It was me this time, but it just as easily could've been you.
The week had been an emotional bruiser. Deadlines, bosses, landlords, bank tellers, traffic, lady friend — each had their go, catching me with one unexpected kaboom after another until my nerves were breached and my patience was in hospice care. And it was only Wednesday.
I needed a beer. A draft, ice-cold. Not the memory wipe of a dusk-to-dawn bender. Just one. Something to pull a temporary curtain over all the noise. A breather before the next round.
So I popped into Abbey Brewing Co. in South Beach. The last gulp of an IPA splashed in my glass as I hooked my head around to take in the happy-hour crowd. A couple nuzzled in a booth. A lonely tourist locked on SportsCenter. It was a clean, poorly lighted place, to twist the line from Hemingway. The quintessential American rest stop for the battered soul: the bar.
The guy manning the counter slipped me the bill. My wallet was out before I scoped the charge: $4.50. That's with a $2 discount for happy hour.
Suddenly, my easy-earned peace was rubble. A whole hosanna choir of fat ladies began screaming in my head: "Too fucking expensive."
"Hey, man," I said to the bartender, papering over my annoyance with a buddy-buddy vibe, "how do you guys decide how much to charge for a beer?"
"I guess it's just what the owner decides he needs to charge to brew the beer," the guy said.
"Because this," I say, pushing a finger at the $6.50 on the menu, "is pricey."
Everything in South Florida is getting too fucking expensive. True, this place has always been wrapped in an haute couture image, the drop-top destination for global elites. But Maybach Miami is more mask than reality, and underneath, this region has working-class guts. Unfortunately, as the country stumbles out of the Great Recession, it's the normal folks who are getting sidelined and screwed.
Start with the land. Real estate prices are in upswing. I'll bet you a case of Ice House your rent's gone up in the past three months. It's been jacked for me and everyone else I know. And with land, so goes the price of everything else: fuel (10 cents higher than the national average), natural gas prices (more than 50 percent higher), and food. They just keep slapping meretricious layers of cost over the region like paint jobs on a stolen Camaro.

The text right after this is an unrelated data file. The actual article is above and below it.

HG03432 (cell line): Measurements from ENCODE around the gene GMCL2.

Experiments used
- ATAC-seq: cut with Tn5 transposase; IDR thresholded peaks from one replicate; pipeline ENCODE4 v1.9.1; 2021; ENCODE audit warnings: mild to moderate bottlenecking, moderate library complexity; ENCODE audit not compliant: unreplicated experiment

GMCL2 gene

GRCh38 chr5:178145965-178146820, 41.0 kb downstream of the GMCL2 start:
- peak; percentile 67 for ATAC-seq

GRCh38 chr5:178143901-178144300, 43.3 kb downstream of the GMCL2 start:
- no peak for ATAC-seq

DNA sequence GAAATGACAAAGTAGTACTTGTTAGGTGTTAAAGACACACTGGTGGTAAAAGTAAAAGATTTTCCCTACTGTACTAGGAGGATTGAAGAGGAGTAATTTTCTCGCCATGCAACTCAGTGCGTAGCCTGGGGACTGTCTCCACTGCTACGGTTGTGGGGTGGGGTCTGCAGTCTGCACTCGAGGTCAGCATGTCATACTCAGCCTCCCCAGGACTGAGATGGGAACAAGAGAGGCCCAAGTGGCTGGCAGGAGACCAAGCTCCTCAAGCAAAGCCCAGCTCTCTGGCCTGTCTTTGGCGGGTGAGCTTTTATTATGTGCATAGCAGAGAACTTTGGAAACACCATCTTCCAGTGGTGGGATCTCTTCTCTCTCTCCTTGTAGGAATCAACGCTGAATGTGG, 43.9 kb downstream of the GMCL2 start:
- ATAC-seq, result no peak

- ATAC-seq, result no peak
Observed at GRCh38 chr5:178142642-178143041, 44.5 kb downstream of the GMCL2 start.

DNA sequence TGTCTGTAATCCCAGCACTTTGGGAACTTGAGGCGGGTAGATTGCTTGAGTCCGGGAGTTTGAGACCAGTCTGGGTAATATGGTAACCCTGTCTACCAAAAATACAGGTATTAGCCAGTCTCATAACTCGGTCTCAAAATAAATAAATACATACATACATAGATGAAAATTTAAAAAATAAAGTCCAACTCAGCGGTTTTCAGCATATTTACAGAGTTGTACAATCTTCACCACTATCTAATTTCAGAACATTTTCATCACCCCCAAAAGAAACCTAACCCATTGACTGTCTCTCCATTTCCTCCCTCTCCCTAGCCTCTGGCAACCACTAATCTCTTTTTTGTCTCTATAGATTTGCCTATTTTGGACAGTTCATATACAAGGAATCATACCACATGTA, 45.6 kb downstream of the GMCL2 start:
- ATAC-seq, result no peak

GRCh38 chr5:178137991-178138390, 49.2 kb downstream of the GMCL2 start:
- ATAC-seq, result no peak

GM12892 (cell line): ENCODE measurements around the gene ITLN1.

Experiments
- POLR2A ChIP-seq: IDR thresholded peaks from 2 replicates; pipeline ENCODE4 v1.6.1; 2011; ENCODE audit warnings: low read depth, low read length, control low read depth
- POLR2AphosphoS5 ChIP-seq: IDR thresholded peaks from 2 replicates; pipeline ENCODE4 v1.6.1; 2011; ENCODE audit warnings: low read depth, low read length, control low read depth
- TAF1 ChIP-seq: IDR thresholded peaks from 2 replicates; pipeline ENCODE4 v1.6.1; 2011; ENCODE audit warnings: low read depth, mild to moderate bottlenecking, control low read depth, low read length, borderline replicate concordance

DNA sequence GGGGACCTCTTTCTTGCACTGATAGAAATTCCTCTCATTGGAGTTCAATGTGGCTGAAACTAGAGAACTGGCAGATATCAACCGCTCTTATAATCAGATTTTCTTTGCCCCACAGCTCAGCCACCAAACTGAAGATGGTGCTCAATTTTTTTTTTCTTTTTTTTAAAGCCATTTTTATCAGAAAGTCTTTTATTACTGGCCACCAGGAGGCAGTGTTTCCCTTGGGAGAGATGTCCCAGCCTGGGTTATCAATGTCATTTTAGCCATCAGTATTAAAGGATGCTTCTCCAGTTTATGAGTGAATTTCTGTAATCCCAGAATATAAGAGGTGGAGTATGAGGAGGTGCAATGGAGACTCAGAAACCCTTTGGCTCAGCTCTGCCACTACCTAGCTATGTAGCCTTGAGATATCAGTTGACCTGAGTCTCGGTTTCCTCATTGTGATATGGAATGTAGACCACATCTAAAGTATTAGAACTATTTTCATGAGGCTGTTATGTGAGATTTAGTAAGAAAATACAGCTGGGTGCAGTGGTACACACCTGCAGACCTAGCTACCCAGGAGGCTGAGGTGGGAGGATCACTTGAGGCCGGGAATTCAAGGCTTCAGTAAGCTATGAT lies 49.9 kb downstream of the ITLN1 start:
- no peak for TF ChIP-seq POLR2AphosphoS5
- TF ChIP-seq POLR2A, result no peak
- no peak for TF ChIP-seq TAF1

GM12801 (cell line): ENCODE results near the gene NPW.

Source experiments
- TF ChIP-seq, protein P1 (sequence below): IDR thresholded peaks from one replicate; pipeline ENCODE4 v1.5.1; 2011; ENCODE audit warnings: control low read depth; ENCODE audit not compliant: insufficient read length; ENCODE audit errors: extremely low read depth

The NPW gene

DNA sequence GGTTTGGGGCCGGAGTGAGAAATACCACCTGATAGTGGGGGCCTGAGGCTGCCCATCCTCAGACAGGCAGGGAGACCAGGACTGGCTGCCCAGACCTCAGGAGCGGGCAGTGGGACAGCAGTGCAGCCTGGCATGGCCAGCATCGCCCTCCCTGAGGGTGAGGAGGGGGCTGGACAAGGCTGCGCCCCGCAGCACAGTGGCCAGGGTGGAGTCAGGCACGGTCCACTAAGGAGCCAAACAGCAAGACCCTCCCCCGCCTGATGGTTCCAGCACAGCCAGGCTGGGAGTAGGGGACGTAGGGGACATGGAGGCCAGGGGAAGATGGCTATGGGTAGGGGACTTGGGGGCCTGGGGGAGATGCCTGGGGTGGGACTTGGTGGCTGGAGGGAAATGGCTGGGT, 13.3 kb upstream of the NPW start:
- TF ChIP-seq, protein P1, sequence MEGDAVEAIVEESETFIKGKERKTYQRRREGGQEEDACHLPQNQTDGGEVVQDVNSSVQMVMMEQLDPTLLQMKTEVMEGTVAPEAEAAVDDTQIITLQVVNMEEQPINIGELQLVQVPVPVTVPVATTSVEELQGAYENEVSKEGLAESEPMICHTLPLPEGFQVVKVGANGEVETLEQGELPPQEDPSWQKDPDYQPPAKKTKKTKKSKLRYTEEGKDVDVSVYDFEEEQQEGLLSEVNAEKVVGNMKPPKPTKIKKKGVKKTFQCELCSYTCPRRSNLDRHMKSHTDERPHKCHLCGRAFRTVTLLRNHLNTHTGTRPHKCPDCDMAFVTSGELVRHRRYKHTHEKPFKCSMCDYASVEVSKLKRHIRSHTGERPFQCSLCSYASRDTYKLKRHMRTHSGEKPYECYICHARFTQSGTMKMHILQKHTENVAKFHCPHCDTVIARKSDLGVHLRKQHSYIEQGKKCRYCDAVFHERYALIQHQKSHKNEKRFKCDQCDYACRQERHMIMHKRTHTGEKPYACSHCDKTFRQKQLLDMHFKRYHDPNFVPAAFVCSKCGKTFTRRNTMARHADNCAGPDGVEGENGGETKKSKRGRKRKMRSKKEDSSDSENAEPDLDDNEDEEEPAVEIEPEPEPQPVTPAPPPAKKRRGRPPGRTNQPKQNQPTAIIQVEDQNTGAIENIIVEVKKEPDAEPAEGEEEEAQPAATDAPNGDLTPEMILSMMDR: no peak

That's why those wallet-busting bar tabs sting. I'm from the Rust Belt, where we fight crippling winters and postindustrial blues with feeding tubes of cut-rate beer. I've stanched my own worst hours with soul-boosting trips to cheap dives, where amber waves flow easily, the American spirit in 16 ounces. And let's face it: If you're on the losing end of a boom economy, cheap drinks are the only consolation prize.
But South Florida is becoming a 1-percenter playpen. The succor of the working stiff is hard to find. So, like a postrecession Aeneas skiffing over a Mediterranean of booze, looking for a homeland that might exist no more, I decided to set off on a quest for the greatest beer deal of them all — the dollar draft.
I lay out some ground rules for my search. (1) Draft beer only. (2) No one-night-a-week deals; any bar that satisfies my quest has to offer a daily special. (3) No chain restaurants. (4) No Googling — word-of-mouth suggestions only. On a random Tuesday night in November, I set out into the belly of the boom economy, the blingy Oz of silicone beach bods and glass condo towers: South Beach.
Lesson number one from the field: It's hard to fit a fat roll of cash in your pocket if you're wearing skinny jeans. Put it in your back pocket: hard to sit. Front pocket: porny bulge. Still, I break two Andrew Jacksons down to 40 Washingtons and pocket that rubber-band bank.
If any place has a dollar draft, I figure, it's got to be the VFW Post 3559 — an open secret tucked into a condo building on West Avenue, with buzzer access. Marlboro smoke veils the small room looking out onto Biscayne Bay. By 5 p.m., regulars are hunkered down on stools, each new arrival heralded by backslaps and handshakes.
But there's no dollar beer here. Bud Light comes in the bottle for $2.25. I load up on two.
"The days of the dollar draft on the beach are dead," one patron grumbles. A lady who overhears that I'm a New Times writer looking for cheap drinks shakes her head solemnly. "They don't pay you too much over there, do they?"
I plot a course northeast. Quickly, my fat bank of singles crash-diets down to a slim roll. At Lost Weekend on Española Way, a Fat Tire is $5.02. I skip over to Finnegan's Way on Ocean ($5). The Whitelaw Hotel and Bar ($7.62). FL Cafe ($7.56). Tomorrow, I'll find a Post-it that says "beech place draf $5.24."